Published 27th May 2022
The British possession of the Indian subcontinent which lasted for 100 years under the auspices of the East India Company, and then for another century under the British Crown, is looked back on as a time when humanity, fairness and respect to the existing cultures were very often surrendered up to blatant rapacity and wealth making through empire building. The Company days, in particular, have been shown to have been unashamedly mercenary times.
It is therefore important to illustrate those brighter moments of cross-cultural understanding which did occur, when those glimmers of light can be identified. One of those is definitely the emergence during the later 18th century of what came to be known as Anglo Indian furniture. This furniture was made originally entirely to order, predominantly for British political and military officers whose stay in India was to be long enough to require proper domestic furnishings. They wanted their furniture to be like it was at home, and they described what they wanted to local furniture makers and craftsmen. The Indian artisans saw these commissions through their own cultural lens, and whilst sticking to the basic requested requirements of dimension, shape and form, often embellished their work with very un-English mythical creatures, stylised foliage, sun bursts and other fantastical vernacular adornments.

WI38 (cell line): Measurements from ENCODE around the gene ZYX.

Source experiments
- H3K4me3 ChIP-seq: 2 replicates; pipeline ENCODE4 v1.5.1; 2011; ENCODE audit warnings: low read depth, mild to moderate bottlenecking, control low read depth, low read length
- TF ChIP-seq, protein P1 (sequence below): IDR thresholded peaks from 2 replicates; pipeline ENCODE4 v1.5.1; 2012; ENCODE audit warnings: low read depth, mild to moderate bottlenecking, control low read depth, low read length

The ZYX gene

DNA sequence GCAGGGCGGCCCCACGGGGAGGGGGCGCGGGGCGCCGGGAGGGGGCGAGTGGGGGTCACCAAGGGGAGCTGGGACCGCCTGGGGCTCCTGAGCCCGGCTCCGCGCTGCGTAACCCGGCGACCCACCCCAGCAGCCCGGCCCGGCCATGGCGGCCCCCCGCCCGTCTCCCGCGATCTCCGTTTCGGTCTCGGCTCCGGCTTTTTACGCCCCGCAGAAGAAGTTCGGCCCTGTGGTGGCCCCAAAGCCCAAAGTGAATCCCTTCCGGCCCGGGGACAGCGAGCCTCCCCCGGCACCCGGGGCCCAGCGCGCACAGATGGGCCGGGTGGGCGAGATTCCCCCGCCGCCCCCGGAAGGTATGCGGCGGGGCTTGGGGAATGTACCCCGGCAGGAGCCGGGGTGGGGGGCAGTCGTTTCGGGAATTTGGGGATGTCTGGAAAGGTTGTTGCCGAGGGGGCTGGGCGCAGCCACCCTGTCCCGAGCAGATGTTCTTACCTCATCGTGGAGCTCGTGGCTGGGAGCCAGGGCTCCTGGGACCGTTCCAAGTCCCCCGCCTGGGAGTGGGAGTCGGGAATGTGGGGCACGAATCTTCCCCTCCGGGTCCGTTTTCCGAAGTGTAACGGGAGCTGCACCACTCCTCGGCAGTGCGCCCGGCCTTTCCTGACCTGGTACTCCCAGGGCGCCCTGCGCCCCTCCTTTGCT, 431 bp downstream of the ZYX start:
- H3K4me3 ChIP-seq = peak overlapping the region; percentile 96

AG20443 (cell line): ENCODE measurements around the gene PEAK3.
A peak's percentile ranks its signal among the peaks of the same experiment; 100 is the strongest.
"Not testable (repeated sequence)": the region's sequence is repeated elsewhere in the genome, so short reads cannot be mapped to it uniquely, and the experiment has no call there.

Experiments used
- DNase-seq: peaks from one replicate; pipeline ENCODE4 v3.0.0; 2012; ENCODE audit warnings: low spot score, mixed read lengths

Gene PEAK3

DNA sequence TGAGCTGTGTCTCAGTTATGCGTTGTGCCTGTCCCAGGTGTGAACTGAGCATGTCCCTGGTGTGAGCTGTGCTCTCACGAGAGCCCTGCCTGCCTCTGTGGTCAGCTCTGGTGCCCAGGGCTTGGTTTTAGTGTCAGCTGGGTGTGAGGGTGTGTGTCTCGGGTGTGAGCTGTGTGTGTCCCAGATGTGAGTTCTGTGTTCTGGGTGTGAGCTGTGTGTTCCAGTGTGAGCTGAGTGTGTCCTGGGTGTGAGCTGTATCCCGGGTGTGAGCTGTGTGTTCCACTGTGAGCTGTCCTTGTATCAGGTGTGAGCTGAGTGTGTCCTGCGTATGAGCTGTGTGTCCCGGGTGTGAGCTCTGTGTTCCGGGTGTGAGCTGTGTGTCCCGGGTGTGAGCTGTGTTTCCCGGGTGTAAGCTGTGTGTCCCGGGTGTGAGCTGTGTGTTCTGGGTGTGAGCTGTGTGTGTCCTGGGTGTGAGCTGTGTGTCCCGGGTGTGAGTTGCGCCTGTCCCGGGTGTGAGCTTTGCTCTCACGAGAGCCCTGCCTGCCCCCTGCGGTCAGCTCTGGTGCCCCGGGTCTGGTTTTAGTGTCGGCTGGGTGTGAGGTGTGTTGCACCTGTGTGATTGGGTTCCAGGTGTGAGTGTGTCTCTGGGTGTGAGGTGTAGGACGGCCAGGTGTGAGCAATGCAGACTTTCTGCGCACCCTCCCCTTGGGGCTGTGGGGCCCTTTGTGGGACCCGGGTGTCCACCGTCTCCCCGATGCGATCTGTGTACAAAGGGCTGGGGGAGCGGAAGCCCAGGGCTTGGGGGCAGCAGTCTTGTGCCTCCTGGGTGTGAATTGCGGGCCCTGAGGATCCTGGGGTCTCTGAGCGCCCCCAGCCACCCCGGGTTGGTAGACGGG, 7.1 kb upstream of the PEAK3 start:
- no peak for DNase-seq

They also utilised the timbers and the metalware that were available to them, and these, of course, differed from the norms of British cabinet making – padouk and rosewood becoming popular alternatives; as well as using differing construction methods and joints to actually fabricate the pieces.
The results were functional and recognisably British in form, and yet also exotic – almost outlandish to the British eye. Four such pieces were sold in the recent Spring Fine Quarterly auction at Bearnes, Hampton & Littlewood; the card table, occasional table, sideboard and cabinet bookcase illustrated here, all taking the very accepted forms of Regency England, but interpreted into wonderful local works of art – the Makaras (sea monsters) on the sideboard gallery are particularly noteworthy.
Given the age, the timber quality and the artistic merit of these pieces, (a virtually identical sideboard is held at the V&A in London), they are surprisingly affordable.
Anglo Indian Furniture was published on 27th May 2022.